The Brontës aren't the only literary figures to invent their own world to play in as children. Butcher compares their books to the Hyde Park Gate News magazines produced by a young Virginia Woolf and her family, and the writings Hartley Coleridge, son of Samuel Taylor Coleridge, produced about a continent called Ejuxria. "The Brontës’ worlds are very special, however," she says, "in their size and the amount that survive."
In those tiny books they came to call the Blackwood's Young Men's Magazine, the older siblings, Charlotte and Branwell, tended to write about deaths, battles and brooding, Byronic exiles, and looked down on their innocent little sisters' contributions. Writing as one of her characters, Charles Wellesly, Charlotte visited Emily's island nation of Parry's Land and lamented that, "instead of tall, strong muscular men going about seeking whom they may devour, with guns on their shoulders or in their hands, I saw none but little shiftless milk-and-water-beings, in clean, blue linen jackets and white aprons".
We can deduce that this was a full-scale developed world.
Emily went on to create the tall, strong, muscular, gun-toting woman-devourer Heathcliff years later in Wuthering Heights. But at the time Charlotte and Branwell were trying to make the game more mature - if Vampire: The Masquerade had existed in the 19th century they would absolutely have played it. Once the older siblings left home, Emily and Anne, sick of being sidelined and mocked, created a new world called Gondal while Charlotte and Branwell rehomed their Glass Town characters in a more mature setting called Angria. We know about this because of how frequently it appears in their letters: an early play-by-mail game.
"Glass Town and Angria are very extensive," says Butcher, "there are over 10 years worth of work written by Charlotte and Branwell where they are constantly responding to one another. These dual narratives are also accompanied by poems, plays, artwork and other ephemera. Gondal is more complicated as only the poetry and some artwork survives. It is predicated that there was a huge amount of prose to accompany this, but it has since been lost. From the poetry, however, we can deduce that this was a full-scale developed world."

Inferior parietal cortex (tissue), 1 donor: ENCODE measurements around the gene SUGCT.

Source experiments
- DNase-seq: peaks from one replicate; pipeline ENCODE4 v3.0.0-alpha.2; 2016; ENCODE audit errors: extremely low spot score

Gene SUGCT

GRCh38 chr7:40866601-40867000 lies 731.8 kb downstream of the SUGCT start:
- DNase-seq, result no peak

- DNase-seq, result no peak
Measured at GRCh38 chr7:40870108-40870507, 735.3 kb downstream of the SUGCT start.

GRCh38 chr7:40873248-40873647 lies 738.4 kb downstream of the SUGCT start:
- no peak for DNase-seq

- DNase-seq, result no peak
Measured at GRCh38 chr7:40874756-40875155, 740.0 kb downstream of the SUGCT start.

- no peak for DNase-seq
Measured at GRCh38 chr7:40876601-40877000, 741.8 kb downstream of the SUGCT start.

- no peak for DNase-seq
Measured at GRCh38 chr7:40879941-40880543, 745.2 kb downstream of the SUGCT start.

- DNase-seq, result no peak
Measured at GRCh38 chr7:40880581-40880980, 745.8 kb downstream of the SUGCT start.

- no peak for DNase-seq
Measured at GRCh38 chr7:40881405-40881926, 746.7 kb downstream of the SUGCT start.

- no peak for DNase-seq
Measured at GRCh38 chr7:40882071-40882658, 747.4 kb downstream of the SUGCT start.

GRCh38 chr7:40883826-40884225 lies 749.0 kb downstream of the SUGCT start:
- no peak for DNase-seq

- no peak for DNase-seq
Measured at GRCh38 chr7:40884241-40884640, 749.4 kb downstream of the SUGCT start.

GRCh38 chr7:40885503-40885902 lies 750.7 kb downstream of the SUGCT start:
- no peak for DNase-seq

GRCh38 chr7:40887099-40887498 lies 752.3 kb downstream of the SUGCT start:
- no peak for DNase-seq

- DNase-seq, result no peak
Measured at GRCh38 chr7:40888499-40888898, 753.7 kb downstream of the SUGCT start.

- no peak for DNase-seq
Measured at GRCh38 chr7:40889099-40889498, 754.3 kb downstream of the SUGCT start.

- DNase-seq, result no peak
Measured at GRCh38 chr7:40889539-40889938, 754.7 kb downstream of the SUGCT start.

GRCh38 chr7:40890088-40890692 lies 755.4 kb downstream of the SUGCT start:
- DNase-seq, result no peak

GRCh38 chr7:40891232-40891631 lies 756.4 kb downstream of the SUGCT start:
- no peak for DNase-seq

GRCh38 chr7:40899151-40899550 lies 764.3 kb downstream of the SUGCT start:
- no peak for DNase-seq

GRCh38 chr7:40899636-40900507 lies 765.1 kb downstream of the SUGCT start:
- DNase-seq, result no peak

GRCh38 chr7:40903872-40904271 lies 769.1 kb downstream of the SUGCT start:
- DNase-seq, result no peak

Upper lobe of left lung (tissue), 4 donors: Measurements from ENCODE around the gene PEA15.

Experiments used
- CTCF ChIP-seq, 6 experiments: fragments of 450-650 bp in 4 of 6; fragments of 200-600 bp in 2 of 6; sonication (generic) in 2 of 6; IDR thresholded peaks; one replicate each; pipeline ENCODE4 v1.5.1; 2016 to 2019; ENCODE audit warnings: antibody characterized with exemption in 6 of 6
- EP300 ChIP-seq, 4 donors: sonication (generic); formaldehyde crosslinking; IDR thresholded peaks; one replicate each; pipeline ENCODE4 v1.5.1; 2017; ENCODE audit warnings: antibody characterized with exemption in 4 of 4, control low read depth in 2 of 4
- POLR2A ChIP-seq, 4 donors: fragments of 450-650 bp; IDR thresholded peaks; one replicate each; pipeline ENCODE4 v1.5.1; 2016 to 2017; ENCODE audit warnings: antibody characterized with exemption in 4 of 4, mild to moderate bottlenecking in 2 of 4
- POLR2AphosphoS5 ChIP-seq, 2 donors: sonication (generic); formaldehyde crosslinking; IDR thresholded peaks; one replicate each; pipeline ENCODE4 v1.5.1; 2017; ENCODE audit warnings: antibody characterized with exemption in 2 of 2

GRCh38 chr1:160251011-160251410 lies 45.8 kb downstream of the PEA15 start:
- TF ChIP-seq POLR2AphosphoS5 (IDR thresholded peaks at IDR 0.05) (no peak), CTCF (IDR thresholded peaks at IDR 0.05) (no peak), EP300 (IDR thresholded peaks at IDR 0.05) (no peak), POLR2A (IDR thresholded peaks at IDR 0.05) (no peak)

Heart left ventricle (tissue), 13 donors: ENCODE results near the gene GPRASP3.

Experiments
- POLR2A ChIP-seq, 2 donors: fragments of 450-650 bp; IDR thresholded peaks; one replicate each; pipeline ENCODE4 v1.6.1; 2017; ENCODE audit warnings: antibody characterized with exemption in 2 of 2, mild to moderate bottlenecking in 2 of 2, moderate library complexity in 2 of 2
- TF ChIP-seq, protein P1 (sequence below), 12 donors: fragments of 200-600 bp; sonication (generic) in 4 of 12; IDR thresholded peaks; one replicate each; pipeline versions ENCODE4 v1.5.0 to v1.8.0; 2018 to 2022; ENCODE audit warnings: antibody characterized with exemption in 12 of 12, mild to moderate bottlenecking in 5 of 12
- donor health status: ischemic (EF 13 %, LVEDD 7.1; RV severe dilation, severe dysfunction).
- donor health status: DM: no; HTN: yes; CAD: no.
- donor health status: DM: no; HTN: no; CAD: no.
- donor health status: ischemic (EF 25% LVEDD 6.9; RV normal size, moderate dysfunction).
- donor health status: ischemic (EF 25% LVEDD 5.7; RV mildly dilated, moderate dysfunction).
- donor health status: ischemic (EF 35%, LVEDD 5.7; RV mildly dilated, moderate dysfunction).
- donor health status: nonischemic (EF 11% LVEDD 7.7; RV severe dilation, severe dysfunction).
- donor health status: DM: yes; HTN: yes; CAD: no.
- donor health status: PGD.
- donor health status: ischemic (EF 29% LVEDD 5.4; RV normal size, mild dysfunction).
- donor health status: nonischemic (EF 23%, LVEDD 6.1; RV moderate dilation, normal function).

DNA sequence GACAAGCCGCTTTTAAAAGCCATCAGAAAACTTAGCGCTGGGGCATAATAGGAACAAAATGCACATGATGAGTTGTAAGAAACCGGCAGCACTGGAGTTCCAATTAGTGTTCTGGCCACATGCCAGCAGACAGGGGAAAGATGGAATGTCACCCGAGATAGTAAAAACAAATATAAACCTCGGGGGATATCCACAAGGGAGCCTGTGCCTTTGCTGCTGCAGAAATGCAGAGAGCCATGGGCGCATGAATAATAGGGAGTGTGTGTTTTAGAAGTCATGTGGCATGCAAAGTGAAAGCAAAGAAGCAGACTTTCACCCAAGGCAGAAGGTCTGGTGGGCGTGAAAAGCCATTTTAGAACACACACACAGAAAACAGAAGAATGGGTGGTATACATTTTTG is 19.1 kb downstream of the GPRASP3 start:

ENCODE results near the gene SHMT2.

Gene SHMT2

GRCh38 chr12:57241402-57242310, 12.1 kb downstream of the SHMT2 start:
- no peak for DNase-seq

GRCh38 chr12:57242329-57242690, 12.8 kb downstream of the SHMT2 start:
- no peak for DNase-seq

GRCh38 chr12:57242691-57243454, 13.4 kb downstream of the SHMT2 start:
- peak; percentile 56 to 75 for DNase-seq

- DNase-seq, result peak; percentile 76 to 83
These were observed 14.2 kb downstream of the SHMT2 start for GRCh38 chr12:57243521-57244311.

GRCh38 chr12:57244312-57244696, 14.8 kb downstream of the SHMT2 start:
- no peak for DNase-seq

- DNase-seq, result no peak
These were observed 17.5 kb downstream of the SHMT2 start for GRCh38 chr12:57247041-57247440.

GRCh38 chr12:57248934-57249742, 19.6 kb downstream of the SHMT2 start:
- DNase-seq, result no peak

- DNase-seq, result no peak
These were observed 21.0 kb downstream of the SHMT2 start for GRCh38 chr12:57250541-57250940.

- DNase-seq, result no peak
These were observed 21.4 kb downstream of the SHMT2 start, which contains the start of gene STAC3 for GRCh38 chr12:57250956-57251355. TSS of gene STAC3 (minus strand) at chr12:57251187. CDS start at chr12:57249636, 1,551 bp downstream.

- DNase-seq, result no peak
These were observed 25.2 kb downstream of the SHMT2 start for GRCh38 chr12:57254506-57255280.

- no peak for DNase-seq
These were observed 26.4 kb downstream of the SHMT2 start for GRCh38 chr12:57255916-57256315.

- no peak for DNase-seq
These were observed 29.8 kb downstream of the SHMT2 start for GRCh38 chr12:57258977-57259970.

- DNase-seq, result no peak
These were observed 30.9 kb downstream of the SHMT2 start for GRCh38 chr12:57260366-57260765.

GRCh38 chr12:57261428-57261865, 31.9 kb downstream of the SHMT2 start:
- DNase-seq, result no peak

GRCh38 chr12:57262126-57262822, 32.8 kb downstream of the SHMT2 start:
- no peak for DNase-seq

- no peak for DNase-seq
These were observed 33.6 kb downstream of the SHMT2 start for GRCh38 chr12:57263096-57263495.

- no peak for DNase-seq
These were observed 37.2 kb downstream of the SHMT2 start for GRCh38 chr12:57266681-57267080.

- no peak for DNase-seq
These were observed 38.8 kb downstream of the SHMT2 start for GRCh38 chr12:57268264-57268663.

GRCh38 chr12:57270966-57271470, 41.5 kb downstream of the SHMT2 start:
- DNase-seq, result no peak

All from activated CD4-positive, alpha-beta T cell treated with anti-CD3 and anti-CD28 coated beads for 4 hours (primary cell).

In their earlier games, characters sometimes died but were resurrected, often by genies (the young Brontës went through an Arabian Nights phase), but sometimes by a body-snatching doctor named Hume Badey who possessed a "macerating tub" able to revivify the dead. Resurrection magic was as commonplace in Glass Town as in a typical Dungeons & Dragons 5E campaign. But when Charlotte and Branwell began their play-by-mail game of Angria, Branwell's love of offing characters in battle became an issue. When Charlotte's beloved Duchess was killed, she wrote about it in her diary: "Is she alone in the cold earth on this dreary night? I can't abide to think how hopelessly & cheerlessly she must have died." She sounds as bereaved as any roleplayer who has lost a favourite character.
Butcher agrees that there's a lot of common ground between the Brontës' games and modern tabletop RPGs. "Absolutely," she says, "these stories are grounded in imagination and simulation. They felt very connected to their characters, and used alter-egos to tell their stories and roleplay. These were not fragmented stories but each had a long back story. In each tale characters and events were expanded and incorporated into new plot lines. Equally, the collaborative nature of these sagas meant that it was propelled by how each writer/player responded to new developments in the plot line."
Though they did it without dice and dungeon masters, over 100 years before Dave Arneson and Gary Gygax explored their worlds of Blackmoor and Greyhawk in Dungeons & Dragons, the Brontës were roleplaying in Angria and Gondal.